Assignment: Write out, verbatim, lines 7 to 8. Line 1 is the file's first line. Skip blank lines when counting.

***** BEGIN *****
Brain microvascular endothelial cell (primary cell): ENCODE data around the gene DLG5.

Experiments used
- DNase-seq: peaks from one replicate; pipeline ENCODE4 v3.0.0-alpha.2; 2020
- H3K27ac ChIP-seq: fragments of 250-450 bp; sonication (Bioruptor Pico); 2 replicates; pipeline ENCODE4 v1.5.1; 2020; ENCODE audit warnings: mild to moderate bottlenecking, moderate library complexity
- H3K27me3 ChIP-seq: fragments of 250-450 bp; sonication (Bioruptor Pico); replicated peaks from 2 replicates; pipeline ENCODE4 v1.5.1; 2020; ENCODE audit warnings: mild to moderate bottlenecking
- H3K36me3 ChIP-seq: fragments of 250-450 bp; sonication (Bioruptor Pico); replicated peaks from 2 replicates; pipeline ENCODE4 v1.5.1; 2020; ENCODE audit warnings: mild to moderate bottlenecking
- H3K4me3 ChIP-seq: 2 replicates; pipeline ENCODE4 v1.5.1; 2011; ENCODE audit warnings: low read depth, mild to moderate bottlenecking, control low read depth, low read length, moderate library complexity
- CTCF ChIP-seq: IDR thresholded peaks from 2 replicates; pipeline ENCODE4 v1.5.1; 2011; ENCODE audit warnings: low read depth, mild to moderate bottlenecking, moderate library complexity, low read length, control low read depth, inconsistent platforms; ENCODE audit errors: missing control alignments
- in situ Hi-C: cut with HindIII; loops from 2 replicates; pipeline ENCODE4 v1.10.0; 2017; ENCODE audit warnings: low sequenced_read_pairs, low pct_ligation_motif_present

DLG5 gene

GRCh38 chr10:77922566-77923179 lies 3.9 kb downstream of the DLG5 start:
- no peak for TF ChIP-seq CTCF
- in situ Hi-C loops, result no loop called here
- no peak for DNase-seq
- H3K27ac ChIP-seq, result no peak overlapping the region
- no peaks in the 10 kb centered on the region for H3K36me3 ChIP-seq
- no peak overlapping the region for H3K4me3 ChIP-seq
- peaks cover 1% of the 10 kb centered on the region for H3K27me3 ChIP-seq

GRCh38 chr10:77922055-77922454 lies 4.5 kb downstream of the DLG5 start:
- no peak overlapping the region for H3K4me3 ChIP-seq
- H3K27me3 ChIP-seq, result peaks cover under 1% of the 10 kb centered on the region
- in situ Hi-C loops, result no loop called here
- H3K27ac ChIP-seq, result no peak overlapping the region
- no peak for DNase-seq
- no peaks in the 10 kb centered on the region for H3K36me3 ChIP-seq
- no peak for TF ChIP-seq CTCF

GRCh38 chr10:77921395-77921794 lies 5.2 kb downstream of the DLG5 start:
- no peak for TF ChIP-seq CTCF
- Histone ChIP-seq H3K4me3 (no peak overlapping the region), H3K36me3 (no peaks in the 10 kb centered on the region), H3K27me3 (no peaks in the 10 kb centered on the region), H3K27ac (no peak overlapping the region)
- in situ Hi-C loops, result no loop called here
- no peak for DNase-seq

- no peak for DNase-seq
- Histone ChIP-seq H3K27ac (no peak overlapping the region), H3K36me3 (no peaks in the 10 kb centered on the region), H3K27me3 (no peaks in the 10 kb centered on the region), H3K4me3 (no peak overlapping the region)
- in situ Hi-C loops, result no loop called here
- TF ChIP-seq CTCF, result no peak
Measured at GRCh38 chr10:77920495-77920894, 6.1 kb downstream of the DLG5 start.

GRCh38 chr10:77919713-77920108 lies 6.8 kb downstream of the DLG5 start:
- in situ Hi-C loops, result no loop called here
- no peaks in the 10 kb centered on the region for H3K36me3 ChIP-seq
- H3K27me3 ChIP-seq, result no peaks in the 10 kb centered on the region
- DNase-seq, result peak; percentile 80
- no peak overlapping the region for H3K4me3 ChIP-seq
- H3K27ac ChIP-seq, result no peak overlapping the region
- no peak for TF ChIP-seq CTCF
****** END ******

- H3K4me3 ChIP-seq: 2 replicates; pipeline ENCODE4 v1.5.1; 2011; ENCODE audit warnings: low read depth, mild to moderate bottlenecking, control low read depth, low read length, moderate library complexity
- CTCF ChIP-seq: IDR thresholded peaks from 2 replicates; pipeline ENCODE4 v1.5.1; 2011; ENCODE audit warnings: low read depth, mild to moderate bottlenecking, moderate library complexity, low read length, control low read depth, inconsistent platforms; ENCODE audit errors: missing control alignments